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Turkey moves against gas exploration in the South

27 March 2013

Turkey’s Ministry for Foreign Affairs issued a statement last weekend, outlining its objections to South Cyprus treating the hydrocarbon reserves discovered off the island’s southern shores as belonging only to itself. It further stated that South Cyprus should not be granting licences to look for and extract gas in order to raise money for its devastated economy, without any reference to its co-owners, North Cyprus.

Yesterday Turkey began acting against energy companies that were in business with South Cyprus to extract gas.

A major energy Italian energy company, ENI is to be excluded from any current and future energy projects in Turkey if it acts upon a licence granted earlier this year, to begin gas exploration off southern Cyprus.

“We have decided not to work with ENI in Turkey, including halting their current projects,” Turkish Minister for Energy, Taner Yildiz said. ENI, which is not currently very active in Turkey, responded by expressing its hope that it could reach an agreement with Ankara “and return to our usual good relations”.

Yildiz had suggested that ENI be removed from a project to build an oil pipeline from the Black Sea port of Samsun to Ceyhan on the Mediterranean – but admitted that the project had made little progress. ENI had been a stake holder in the Blue Stream pipeline that transports Russian gas to Ankara but that project has been completed.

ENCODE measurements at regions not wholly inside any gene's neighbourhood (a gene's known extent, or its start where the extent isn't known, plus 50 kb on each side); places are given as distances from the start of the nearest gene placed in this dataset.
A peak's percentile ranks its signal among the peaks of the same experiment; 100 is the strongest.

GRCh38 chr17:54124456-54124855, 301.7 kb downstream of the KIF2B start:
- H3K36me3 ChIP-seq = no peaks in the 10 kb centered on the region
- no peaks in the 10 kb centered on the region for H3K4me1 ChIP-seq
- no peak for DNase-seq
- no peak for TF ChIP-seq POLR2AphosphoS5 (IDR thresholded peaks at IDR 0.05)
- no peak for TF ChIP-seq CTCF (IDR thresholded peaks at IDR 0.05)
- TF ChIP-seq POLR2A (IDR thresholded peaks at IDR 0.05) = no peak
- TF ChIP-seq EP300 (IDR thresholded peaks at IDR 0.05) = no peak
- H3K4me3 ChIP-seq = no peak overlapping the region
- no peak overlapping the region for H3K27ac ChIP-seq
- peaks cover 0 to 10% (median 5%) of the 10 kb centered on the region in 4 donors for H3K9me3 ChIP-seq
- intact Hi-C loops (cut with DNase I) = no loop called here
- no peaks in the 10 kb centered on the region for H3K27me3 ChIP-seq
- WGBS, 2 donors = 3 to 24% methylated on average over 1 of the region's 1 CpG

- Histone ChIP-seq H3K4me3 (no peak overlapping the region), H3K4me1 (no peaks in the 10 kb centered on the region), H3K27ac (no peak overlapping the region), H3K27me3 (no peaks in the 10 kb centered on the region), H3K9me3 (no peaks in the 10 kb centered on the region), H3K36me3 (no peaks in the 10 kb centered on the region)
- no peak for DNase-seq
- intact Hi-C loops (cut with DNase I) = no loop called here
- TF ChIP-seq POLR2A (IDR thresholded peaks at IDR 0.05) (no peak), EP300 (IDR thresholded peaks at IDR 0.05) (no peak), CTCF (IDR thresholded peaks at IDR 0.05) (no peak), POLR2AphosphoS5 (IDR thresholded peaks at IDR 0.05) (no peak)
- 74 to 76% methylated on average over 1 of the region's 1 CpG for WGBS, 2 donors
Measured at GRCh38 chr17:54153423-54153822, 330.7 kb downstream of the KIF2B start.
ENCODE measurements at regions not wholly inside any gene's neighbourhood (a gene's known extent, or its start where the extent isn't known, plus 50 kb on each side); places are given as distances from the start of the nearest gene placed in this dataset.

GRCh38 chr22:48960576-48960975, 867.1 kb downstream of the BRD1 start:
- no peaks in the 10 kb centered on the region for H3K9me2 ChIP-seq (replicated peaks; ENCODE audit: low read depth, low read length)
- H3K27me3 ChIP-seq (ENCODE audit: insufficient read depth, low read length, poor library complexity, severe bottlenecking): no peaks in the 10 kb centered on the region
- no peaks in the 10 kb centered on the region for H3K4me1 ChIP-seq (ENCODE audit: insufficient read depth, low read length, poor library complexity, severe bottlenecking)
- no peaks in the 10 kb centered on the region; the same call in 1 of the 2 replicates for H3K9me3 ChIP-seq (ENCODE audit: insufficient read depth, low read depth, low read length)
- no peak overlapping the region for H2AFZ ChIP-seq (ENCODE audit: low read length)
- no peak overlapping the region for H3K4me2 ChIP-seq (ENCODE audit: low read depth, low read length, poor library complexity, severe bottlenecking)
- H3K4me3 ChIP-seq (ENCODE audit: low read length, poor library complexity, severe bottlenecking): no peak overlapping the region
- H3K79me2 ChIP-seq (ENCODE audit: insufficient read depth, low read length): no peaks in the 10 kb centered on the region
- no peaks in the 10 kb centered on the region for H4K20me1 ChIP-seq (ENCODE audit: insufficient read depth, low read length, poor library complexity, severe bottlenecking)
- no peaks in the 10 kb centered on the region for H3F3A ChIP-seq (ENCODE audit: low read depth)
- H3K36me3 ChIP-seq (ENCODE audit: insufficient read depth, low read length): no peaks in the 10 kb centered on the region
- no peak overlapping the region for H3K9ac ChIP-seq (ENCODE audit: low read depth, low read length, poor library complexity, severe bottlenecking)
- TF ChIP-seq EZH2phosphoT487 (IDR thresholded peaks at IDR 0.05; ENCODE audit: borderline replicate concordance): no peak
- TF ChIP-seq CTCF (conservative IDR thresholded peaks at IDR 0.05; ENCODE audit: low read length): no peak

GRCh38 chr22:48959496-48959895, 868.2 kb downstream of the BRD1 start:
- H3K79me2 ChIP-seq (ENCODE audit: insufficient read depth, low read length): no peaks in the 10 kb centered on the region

Turkey, is trying to increase pressure on South Cyprus, which has plans to build a terminal to liquefy natural gas and ship it abroad. However, given that the economy is in crisis, and that it would cost 20 billion euro to complete the project, (a writer in the ‘Economist’ commented that they don’t have enough gas finds to justify the huge expense of building an LNG terminal), South Cyprus may have to consider alternatives. The cheapest option would be to pipe gas via North Cyprus and under the sea to Antalya. A recent study says that this option would add a further 15 billion euro in net revenue.

However, there is a long history of enmity between South Cyprus and Turkey, since Turkey launched a rescue mission to the island in 1974, culminating in the Greek Cypriot ‘no’ vote to the Annan Plan. The mutual antipathy continues since many negotiations for Turkey’s access to the EU have been blocked because it will not open its ports to vessels from South Cyprus.

Turkey’s threats have been dismissed by some as rhetoric. It will be interesting to see what the next move will be.

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